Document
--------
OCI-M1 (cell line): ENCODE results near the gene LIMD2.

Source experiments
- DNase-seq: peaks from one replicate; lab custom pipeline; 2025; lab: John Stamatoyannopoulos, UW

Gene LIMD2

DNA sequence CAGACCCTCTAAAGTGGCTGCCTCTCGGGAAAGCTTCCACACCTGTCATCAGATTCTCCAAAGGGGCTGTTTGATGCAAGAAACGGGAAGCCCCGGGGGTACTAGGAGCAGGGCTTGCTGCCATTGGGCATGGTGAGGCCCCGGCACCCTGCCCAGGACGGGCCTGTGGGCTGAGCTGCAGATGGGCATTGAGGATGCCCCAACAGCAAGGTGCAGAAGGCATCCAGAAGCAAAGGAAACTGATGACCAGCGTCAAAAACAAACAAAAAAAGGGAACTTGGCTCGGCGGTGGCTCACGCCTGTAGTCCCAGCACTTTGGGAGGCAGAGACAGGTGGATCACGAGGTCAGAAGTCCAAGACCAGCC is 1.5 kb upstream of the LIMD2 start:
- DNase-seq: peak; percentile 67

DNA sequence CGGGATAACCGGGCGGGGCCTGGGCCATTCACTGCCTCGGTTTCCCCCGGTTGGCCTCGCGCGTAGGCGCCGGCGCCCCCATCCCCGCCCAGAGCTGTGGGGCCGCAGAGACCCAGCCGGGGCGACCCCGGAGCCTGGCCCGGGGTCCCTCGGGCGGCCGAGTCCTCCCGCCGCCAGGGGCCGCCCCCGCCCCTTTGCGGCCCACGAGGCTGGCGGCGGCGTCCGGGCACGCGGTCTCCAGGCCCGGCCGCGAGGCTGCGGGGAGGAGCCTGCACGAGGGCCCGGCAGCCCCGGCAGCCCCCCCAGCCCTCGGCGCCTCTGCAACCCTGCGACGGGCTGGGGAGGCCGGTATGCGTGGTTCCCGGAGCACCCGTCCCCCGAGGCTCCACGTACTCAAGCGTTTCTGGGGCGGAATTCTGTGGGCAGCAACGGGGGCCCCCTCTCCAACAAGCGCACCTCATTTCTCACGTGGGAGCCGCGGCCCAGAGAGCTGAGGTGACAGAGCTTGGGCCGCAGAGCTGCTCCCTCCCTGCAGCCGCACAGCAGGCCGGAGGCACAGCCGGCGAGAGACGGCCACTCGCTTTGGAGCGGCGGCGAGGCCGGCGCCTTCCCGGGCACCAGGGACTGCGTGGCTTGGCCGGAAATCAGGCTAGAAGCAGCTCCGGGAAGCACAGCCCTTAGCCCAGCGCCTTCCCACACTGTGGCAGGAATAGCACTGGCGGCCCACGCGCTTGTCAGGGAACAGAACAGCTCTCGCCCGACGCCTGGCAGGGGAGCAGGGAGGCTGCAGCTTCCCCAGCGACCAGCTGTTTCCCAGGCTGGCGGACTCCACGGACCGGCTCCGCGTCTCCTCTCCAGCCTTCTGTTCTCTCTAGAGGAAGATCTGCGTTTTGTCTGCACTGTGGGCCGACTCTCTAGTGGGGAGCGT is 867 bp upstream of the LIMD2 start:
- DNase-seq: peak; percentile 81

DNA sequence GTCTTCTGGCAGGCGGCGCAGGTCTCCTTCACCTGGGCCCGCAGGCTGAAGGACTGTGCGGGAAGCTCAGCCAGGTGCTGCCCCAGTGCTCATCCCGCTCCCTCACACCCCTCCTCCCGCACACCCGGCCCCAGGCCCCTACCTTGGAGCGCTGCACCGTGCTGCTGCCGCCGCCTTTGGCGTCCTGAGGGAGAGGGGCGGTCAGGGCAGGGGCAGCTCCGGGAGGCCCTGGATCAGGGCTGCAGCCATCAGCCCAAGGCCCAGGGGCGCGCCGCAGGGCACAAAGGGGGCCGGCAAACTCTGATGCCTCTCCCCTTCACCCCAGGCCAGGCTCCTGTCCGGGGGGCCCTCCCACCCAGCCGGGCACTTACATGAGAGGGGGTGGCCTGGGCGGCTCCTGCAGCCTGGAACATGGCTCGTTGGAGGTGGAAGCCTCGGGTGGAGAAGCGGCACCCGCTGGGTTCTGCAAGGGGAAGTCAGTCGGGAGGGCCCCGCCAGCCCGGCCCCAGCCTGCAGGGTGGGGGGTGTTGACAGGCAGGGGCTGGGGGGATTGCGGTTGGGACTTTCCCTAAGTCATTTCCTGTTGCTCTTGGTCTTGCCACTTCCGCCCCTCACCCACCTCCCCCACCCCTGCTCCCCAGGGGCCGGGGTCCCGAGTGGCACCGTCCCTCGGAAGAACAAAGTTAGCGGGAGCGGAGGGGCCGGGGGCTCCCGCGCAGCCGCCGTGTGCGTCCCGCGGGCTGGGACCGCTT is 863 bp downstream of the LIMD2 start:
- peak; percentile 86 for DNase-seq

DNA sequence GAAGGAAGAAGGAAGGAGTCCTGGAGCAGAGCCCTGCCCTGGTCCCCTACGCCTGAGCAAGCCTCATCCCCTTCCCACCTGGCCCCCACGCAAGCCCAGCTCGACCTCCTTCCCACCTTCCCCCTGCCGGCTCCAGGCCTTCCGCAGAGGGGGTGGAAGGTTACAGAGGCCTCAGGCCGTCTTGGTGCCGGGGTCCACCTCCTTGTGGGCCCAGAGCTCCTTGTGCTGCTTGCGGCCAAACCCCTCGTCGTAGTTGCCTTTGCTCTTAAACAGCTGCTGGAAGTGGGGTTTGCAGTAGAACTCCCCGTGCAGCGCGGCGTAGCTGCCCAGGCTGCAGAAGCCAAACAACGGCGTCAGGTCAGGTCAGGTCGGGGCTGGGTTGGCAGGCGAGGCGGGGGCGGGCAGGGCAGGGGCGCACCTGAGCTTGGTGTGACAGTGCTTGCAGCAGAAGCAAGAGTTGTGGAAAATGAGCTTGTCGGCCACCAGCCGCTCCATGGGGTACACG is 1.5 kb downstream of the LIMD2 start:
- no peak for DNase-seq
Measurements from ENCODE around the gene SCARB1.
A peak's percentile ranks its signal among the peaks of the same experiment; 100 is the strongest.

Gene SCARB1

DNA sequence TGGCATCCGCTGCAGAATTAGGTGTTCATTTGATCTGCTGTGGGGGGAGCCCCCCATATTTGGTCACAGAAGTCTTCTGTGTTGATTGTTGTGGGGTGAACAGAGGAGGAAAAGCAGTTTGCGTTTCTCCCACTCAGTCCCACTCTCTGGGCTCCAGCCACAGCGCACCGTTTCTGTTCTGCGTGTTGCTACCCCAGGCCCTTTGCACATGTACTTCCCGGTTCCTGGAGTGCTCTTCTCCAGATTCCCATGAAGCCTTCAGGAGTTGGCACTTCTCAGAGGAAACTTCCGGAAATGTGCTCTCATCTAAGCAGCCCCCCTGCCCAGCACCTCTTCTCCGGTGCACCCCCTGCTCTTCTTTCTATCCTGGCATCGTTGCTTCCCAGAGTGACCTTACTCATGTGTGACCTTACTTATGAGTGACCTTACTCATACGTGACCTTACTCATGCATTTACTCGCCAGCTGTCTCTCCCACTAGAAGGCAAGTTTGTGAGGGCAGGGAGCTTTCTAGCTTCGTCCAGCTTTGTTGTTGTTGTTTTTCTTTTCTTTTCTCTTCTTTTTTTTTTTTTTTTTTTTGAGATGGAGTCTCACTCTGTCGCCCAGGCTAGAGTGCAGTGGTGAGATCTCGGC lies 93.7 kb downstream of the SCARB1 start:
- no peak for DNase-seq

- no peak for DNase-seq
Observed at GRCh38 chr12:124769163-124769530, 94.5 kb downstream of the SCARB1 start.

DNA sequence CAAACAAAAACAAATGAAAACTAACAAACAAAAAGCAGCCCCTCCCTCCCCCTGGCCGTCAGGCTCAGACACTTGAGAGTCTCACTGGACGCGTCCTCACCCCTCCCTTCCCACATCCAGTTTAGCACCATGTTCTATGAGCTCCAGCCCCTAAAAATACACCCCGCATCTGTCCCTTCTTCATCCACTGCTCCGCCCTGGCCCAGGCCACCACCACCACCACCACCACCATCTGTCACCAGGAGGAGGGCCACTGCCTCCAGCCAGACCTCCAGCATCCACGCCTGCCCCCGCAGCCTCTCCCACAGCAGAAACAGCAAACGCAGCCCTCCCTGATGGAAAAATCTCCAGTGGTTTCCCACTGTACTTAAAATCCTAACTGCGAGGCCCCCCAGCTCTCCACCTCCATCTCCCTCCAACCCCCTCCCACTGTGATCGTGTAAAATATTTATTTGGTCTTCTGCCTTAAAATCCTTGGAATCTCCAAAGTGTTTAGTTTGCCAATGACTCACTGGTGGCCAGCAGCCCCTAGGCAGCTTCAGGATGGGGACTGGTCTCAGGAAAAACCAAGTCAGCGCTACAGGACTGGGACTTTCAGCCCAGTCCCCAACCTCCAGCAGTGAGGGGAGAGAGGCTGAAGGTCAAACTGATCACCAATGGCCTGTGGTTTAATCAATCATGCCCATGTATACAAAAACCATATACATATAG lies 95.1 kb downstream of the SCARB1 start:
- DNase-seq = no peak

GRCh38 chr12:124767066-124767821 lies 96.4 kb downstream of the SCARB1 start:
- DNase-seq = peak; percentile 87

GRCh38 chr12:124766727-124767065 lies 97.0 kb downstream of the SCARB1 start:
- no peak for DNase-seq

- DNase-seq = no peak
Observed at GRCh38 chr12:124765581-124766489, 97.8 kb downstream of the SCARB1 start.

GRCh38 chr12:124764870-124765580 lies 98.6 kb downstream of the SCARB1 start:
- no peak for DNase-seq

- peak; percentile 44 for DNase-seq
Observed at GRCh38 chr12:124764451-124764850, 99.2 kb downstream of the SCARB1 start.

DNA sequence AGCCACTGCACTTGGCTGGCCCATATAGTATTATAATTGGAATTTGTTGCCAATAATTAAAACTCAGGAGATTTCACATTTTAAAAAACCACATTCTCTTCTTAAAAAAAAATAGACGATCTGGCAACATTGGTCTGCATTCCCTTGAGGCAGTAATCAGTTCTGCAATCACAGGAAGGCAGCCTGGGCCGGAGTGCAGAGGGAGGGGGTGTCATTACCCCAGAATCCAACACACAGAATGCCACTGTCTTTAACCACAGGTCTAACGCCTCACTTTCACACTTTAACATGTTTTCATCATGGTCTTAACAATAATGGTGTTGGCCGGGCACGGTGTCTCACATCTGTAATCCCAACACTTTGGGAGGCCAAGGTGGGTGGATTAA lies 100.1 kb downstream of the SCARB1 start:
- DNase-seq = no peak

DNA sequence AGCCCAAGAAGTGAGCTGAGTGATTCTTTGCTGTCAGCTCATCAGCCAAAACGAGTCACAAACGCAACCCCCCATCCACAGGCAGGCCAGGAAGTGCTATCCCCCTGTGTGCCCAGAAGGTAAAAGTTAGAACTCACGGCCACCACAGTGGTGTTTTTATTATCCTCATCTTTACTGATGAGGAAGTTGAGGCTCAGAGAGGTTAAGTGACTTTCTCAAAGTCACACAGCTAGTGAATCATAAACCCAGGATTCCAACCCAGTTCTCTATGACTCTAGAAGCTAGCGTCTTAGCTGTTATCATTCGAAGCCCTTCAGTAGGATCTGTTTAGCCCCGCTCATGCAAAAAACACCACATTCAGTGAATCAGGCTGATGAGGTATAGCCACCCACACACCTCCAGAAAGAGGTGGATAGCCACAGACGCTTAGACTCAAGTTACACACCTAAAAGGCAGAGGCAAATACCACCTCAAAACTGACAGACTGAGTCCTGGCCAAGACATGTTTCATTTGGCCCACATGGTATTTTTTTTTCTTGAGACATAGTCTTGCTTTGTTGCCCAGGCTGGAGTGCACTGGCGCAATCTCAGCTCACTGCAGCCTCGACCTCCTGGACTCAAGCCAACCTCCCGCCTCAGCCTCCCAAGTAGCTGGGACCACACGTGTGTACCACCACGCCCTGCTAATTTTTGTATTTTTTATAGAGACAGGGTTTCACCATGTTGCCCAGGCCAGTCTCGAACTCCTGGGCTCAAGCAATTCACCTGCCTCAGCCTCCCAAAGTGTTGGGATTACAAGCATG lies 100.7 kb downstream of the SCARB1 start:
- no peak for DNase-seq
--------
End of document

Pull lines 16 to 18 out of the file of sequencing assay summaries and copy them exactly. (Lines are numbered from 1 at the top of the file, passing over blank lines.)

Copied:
DNA sequence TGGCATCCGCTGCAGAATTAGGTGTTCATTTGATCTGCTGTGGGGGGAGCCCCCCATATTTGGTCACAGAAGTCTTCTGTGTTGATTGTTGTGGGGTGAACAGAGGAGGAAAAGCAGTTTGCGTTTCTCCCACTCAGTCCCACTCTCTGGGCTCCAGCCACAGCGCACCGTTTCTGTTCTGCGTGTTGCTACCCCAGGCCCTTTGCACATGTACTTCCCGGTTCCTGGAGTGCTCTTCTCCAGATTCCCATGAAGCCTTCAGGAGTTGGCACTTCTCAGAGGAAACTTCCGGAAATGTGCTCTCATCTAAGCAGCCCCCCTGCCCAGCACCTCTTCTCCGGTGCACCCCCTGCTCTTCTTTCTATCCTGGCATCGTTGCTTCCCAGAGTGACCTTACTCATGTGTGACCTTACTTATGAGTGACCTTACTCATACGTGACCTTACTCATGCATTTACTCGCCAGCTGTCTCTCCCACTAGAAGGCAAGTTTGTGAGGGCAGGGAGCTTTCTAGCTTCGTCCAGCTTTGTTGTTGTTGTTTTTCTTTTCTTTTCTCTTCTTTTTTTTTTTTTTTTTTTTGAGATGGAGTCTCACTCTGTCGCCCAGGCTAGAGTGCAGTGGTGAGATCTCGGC lies 93.7 kb downstream of the SCARB1 start:
- no peak for DNase-seq

- no peak for DNase-seq